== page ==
In the Transformers: Armada storyline, Mini-Cons are very special: "when attached to another Transformer, that Transformer becomes more powerful - the more Mini-Cons ... joined together, the more exponentially powerful they become." Because of this, the Autobots and Decepticons both want to get a piece of the Mini-Con pie, all because it'll make them stronger.



Let's do a search and replace: "in essence, Macs and Windows want to get a piece of the *nix pie, all because it'll make them stronger." Another piece falls into place. It doesn't end there.



The "good" archetype is one of savoring existence - being aware of the environment around you, tree-hugging, recycling, supporting industry standards, and building software for the lowest common denominator. The "evil" archetype takes what isn't theirs - they create an incompatible Kerberos protocol, they remove and restrict user choice, and their arrogance and unyielding nature seeks to enslave information.



The article in ToyFare tells an epic story of how the Decepticons want to use the Mini-Cons for evil, and how the Autobots naturally want to protect the innocent from the danger that awaits them. It's the standard good vs. evil.



Enter Mac OS X.



Much like the Mini-Cons will combine with Autobots to become "exponentially [more] powerful", so too did the Macintosh operating system. OS X combines the powerful kernel and command line skill of BSD, with an aquafied GUI that makes you want to run to a Gummi store. Easy. Pretty. Powerful. And Good.



Due to good's role in maintaining the norm, the current Mac user base needs to know absolutely nothing about this Mini-Con addition - they can go on their merry way clicking jelly buttons, watching genie effects, and having a grand ole time. Undreamt of power awaits them when they need it. Robots in disguise? Not at all - OSes in disguise.



Microsoft, on the other hand, didn't work with Linux. They created .NET, a way for them to subvert the weakness and legal melodrama of their own OS, all the while pushing it as a transport layer running on any system. Appease the Mini-Cons but put drugs in their coffee. Inevitably, the inherent instability of evil proved itself all too clearly when the MSN Messenger servers went down. People yelled, people screamed, people questioned. Yet, like an addiction, they still wanted more.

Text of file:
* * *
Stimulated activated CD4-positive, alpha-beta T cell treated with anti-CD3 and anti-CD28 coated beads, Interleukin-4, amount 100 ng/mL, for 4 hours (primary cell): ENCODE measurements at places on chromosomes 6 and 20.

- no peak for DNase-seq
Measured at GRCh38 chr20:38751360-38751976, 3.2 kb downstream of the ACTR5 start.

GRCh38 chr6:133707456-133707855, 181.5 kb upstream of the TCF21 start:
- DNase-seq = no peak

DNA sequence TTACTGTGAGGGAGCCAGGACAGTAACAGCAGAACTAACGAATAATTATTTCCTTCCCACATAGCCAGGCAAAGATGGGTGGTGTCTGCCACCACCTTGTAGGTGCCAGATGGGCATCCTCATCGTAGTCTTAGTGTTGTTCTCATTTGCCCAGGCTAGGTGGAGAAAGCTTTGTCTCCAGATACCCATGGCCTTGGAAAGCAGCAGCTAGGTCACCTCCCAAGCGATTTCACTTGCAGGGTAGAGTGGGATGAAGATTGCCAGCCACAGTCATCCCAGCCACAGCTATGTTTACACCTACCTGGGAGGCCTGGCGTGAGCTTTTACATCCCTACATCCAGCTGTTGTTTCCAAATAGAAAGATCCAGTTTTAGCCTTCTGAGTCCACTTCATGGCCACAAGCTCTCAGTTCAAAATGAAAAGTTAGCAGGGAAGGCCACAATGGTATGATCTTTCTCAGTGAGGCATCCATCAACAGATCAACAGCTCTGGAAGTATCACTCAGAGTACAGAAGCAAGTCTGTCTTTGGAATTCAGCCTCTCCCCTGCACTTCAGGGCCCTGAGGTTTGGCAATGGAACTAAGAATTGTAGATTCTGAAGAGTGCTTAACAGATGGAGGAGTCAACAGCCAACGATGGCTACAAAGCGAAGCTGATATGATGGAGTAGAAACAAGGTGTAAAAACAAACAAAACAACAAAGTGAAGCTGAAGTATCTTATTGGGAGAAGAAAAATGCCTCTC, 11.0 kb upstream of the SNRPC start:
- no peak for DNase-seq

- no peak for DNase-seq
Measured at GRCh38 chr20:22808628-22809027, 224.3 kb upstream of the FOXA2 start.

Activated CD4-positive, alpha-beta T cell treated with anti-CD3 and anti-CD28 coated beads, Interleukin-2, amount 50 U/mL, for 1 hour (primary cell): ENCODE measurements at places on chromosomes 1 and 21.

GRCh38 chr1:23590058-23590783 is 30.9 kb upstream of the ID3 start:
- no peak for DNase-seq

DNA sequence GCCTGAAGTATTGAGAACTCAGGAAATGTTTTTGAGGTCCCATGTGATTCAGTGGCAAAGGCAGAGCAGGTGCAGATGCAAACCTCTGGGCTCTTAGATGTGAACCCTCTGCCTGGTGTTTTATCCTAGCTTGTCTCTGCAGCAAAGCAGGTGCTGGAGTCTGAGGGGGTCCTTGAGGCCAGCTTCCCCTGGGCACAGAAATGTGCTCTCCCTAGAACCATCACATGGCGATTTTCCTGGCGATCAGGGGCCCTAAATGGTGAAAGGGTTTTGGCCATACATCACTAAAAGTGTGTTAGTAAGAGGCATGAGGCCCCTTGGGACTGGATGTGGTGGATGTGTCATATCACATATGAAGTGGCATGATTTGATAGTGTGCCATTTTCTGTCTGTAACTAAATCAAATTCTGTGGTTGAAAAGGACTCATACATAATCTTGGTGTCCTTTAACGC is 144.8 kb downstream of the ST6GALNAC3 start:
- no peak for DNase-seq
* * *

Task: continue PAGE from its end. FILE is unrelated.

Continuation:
Do I worry about .NET? Do I cringe at the thought of not being able to write a letter with my networked word processor because I didn't pay a monthly fee? Alfred E. Neuman respects mah authoritah: I do not worry.



If there's one thing that cartoons have always told us, it's that good always rises up and beats back the forces of evil. That the imminent strength of Shameful Joy is always more powerful than Sour Grapes, but not always strong enough to end the scourge forever. The harder and stronger the Decepticons push their wares, the more the Autobots provide a salve of innovation, power, and stability.



The Decepticon's greatest weakness isn't that they will eventually be defeated, but rather that they bring out the best in the Autobots. Without the threat of evil, there'd be stagnation. Do I dare wish away the Decepticons? Nay - the old adage of "keeping your enemies closer" is not about mysterious Confucianism, it's about self-preservation and growth.



In the immortal words of Optimus Prime, "let's roll!"



Am I crazy? Do you see the parallel?


2 Comments

anonymous2
2002-10-28 09:51:17
I've never been to this page before....
And I never will be here again.


Trying too hard = big turnoff. You wear Old Spice, don't you?

anonymous2
2002-12-01 11:24:18
Keep on going...
This was a fun article. Your others have been helpful and a service. Thanks and keep on going. Try to work Skeletor into the next one ;-}


I also like Old Spice.